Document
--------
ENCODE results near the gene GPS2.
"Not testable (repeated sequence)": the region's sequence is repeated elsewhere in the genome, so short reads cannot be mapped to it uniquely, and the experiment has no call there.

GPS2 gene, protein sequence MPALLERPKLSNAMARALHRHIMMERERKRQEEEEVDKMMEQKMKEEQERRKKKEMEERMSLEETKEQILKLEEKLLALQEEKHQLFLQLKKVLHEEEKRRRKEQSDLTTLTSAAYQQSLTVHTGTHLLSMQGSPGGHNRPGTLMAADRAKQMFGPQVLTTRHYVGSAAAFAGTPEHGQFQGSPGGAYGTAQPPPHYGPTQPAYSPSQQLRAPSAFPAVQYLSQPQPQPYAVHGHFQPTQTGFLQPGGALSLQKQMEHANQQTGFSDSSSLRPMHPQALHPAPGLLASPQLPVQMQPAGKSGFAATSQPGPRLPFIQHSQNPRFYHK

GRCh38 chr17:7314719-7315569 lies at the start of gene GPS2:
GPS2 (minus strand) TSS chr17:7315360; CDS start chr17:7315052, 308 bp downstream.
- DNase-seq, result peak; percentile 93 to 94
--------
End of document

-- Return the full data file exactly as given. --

ENCODE results near the gene GPS2.
"Not testable (repeated sequence)": the region's sequence is repeated elsewhere in the genome, so short reads cannot be mapped to it uniquely, and the experiment has no call there.

GPS2 gene, protein sequence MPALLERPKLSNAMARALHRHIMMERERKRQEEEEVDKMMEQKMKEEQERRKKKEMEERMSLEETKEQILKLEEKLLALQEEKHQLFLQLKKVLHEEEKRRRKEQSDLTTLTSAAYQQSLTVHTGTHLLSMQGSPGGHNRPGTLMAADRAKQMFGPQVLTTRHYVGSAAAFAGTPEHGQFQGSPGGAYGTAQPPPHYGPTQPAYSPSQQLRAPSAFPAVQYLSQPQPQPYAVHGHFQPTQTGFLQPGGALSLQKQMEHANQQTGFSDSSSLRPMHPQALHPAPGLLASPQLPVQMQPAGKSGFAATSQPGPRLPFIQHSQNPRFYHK

GRCh38 chr17:7314719-7315569 lies at the start of gene GPS2:
GPS2 (minus strand) TSS chr17:7315360; CDS start chr17:7315052, 308 bp downstream.
- DNase-seq, result peak; percentile 93 to 94